This is kind of a long-winded way of saying go with your instincts on this one. Your drawings are an integral part of your creative process and work, and you’ll be so much happier with them if the final product matches your vision. (Trust me. I hate looking at copies of the first version of Handy Guide — I ended up giving them to my brother in law to sell on eBay and even then cringe to think someone will see them and think this was the best I could do.) Be prepared as well to invest a lot of your own time and energy in creating your print-ready images. But ultimately, you’ll be very happy with your choice.
Good luck and don’t lose faith!
I also have a first version of my book that I find pretty embarrassing, but it was five years ago, and I’ve learned a lot since! Aside from skill, I just didn’t put a sufficient amount of time and effort into it. Not making that mistake again! My book (the current version) is 6×9, the same size as yours. I actually designed a 6×9 book in Microsoft Word last year for a student organization, which was a huge pain but turned out fairly well. I definitely needed InDesign for the abridged prototype I made of Wanderlust, though, and I relied HEAVILY on lynda tutorials. The program lets me make beautiful things, but I would not call anything about it intuitive.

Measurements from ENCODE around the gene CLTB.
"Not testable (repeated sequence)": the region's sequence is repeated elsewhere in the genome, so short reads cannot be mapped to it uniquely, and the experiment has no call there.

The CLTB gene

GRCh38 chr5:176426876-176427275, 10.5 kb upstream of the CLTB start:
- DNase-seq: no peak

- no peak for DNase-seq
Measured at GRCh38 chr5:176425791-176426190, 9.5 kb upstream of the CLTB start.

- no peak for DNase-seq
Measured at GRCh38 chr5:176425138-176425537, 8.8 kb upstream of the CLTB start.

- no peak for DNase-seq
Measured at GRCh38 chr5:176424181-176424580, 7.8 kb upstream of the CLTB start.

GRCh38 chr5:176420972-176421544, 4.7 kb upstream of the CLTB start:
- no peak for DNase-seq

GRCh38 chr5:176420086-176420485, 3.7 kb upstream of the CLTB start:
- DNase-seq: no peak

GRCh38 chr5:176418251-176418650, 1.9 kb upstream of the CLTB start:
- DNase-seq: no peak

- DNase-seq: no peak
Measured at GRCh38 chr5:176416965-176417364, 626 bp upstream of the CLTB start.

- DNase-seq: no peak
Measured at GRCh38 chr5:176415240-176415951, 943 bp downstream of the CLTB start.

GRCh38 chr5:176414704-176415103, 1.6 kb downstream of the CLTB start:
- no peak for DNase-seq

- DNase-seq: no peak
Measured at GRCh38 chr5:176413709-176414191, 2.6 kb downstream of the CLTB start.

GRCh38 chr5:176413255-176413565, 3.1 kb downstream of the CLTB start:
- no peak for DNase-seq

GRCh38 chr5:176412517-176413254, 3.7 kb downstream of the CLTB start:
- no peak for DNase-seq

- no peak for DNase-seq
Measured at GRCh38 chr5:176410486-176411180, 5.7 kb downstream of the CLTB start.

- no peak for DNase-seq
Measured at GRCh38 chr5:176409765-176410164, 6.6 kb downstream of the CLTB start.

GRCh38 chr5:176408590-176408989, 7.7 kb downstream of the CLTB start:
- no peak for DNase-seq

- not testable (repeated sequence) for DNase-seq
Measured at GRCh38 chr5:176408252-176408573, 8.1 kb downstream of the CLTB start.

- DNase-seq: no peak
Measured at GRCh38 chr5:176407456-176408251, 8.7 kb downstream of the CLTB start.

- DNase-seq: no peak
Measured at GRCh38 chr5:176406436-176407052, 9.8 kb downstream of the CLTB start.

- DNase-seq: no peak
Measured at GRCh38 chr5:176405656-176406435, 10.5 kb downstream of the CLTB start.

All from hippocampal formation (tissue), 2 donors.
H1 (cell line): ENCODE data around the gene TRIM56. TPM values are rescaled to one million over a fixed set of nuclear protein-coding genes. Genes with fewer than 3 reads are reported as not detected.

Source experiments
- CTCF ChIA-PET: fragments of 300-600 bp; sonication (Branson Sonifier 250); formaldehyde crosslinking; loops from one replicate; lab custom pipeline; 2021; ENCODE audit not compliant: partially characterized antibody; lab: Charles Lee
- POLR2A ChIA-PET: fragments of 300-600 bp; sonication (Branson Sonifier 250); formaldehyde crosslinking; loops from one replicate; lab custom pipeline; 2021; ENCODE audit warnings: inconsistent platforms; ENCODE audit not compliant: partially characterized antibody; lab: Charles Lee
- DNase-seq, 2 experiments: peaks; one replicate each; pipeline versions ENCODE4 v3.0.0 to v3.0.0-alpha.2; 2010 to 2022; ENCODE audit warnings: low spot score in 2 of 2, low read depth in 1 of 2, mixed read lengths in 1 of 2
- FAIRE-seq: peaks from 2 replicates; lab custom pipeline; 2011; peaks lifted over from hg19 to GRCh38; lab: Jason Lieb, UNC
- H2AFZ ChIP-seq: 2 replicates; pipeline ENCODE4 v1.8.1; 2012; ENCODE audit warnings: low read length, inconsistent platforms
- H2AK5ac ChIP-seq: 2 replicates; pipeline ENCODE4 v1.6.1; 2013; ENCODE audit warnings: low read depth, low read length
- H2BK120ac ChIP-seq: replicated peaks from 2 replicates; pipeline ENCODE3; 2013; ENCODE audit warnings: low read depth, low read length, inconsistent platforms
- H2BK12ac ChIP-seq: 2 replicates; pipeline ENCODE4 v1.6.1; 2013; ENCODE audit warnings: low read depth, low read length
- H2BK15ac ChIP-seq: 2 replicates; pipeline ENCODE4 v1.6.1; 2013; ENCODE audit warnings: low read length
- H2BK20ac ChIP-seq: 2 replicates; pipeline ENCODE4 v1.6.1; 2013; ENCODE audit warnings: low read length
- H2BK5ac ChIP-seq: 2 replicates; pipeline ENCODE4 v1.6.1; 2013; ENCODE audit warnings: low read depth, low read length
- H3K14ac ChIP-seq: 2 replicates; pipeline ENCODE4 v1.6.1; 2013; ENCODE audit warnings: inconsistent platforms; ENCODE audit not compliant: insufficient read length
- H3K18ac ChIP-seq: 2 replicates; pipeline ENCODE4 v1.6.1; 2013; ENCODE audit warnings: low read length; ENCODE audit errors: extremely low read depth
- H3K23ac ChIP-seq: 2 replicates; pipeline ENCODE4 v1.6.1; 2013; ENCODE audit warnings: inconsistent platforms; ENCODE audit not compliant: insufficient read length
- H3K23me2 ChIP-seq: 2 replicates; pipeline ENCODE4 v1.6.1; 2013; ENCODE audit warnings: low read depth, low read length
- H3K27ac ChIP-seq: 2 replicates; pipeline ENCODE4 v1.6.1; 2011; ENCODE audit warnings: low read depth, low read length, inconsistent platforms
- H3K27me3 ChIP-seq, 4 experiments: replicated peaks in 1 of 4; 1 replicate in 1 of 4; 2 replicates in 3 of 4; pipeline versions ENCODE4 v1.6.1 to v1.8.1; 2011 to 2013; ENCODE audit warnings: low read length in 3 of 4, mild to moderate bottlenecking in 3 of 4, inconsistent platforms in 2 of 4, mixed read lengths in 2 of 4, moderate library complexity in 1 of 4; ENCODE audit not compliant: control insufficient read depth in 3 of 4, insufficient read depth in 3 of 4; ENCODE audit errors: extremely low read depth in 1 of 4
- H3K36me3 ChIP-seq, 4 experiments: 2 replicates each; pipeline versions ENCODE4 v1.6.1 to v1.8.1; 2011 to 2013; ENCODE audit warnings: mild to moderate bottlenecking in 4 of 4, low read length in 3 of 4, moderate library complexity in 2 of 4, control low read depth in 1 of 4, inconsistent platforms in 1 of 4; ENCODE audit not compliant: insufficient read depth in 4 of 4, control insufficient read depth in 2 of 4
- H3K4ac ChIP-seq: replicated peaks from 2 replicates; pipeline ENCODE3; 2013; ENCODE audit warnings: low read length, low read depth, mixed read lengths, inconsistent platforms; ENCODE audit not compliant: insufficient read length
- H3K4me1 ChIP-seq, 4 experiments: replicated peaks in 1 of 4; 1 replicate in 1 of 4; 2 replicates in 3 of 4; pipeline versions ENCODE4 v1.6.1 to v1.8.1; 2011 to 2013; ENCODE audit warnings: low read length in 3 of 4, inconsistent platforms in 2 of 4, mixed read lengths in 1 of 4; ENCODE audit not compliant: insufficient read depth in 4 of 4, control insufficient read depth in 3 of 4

I’ve used lulu.com so far for print-on-demand publishing, but I’m thinking for the next time around I need to order a prototype from createspace as well to compare price and printing quality. Formatting for kindle is going to be totally new to me, though. New things to learn all the time!
Thanks for your encouragement and for sharing your publishing story. If I’m ever in Virginia and looking for wineries, I’ll know what book I need!